On Saturday (April 15) at about 11:30 p.m., a group of people pelted the pastor’s premises with stones for about an hour, damaging the property, the alliance reported. The pastor filed a police complaint. His house was stoned again on Monday (April 17), and he filed another complaint with police.
CHURCH BUILDING DESTROYED
Buddhism is granted the “foremost place,” in Sri Lanka’s constitution, which along with some laws commits the government to protect it, according to the U.S. State Department’s latest International Religious Freedom Report.
While Sri Lanka’s constitution grants the right to manifest one’s religion or belief “in worship, observance, practice, or teaching, both in public and private,” there are instances where local officials appear to act in concert with nationalist Buddhist organizations, the religious freedom report states.
In the northwest part of the island country south of India, police declined to prosecute when a Buddhist mob destroyed the building of the Kithu Sevana (House of Christ) church on Jan. 5, NEASL reported.
About 10 villagers and the Buddhist monk from the village temple in Karuwalagaswewa, Puttalam District, had on Jan. 1 threatened the pastor and 12 other Christians with violence and said they would not allow them to return to the village. The Christians immediately filed a complaint with local police, NEASL reported, and on Jan. 4 the pastor and his lawyer visited the Officer-in-Charge.
The OIC said he would investigate, and the next day the pastor and five congregation members went to the police station for questioning. With the village monk and some 10 other villagers also present, the pastor asked that they be left in peace to worship. The Buddhist monk insisted that they leave the village.
The OIC then referred the matter to the courts, NEASL reported, but that evening at about 7 p.m., a mob of about 100 villagers, including two monks, attacked and destroyed the Christians’ church building.
“A congregant of the church and his daughter who live in close proximity to the church were scolded in threatening and offensive language and ordered to participate in the destruction of the church,” NEASL reported. “They, however, refused. The church was completely destroyed.”
In southwest Sri Lanka, a local official encouraged residents of Balangoda, Ratnapura District, to harass Christians and drive them out of the village, NEASL reported.
Four villagers on Jan. 22 informed the pastor of Shalom Christian Centre that a discussion had taken place at the local Divisional Secretariat regarding his church’s worship activities. Residents had circulated a petition stating that the pastor and his congregants should not be allowed to continue to worship since it was a predominantly Buddhist village, NEASL reported.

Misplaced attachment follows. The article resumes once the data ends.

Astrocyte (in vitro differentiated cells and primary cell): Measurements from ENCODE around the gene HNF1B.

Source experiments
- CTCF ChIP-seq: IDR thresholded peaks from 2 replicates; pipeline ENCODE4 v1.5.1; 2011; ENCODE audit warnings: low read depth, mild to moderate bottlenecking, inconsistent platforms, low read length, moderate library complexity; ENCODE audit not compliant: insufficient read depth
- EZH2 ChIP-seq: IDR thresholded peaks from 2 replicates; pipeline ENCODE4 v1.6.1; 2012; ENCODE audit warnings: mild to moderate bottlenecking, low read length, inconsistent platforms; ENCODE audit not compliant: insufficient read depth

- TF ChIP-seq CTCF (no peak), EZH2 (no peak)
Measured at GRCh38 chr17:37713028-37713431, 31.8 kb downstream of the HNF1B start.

The Divisional Secretary had stated that, although he could not take any legal action against the pastor, he encouraged villagers to create problems for the pastor and his church and attempt to drive them out of the village, according to the alliance.
“Following this incident, the pastor reduced the number of prayer gatherings held at his place of worship,” it reported.
Local officials pad previously filed a case against the pastor concerning his worship services, but the Supreme Court had dismissed it, stating that the officials had no legal grounds for the charges.
ORDER TO STOP WORSHIP
In Gampaha District north of Colombo, the capital, about 40 villagers led by seven Buddhist monks on Jan. 15 broke into the worship premises of Christ Freedom Church in Minuwangoda and demanded a halt to services, NEASL reported.
“They went on to claim that the village was a Buddhist village, and demanded that the pastor discontinue his worship activities with immediate effect,” it reported. “The pastor responded by reiterating his fundamental right to religious freedom.”
Earlier the pastor had called the police emergency hotline at 8:45 a.m. when church members informed him of a number of villagers lurking nearby. Police did not arrive until 11:15 a.m., took a statement from the pastor and advised him to file a complaint. When the pastor arrived at the police station, however, he was informed that a villager had already filed a complaint against him.
Shortly before midnight that night, the pastor and his wife awoke to the sound stones striking their house. They were unable to identify the assailants. He called the police emergency hotline, and officers arrived at 12:10 a.m. and advised him to leave the village for the sake of his family, the alliance reported.
The following day, the pastor filed another complaint with police. Officers referred the matter to the village’s mediation board, and on Jan. 28 the pastor, his wife, and two congregation members arrived for an inquiry by the board. The board sided with the 15 other villagers present, demanding that a stop to worship services.
“The pastor refused to stop conducting religious worship practices, but agreed to settle the matter regarding the stoning of his home,” NEASL reported. “A few days later, on the 18th of February, the pastor and his wife met with the mediation board once again. The board presented him with a petition signed by the villagers and some Buddhist monks, demanding that he stop his religious worship activities and leave the village. The pastor then stated that he would take legal action.”
There was no further report on the case at this writing.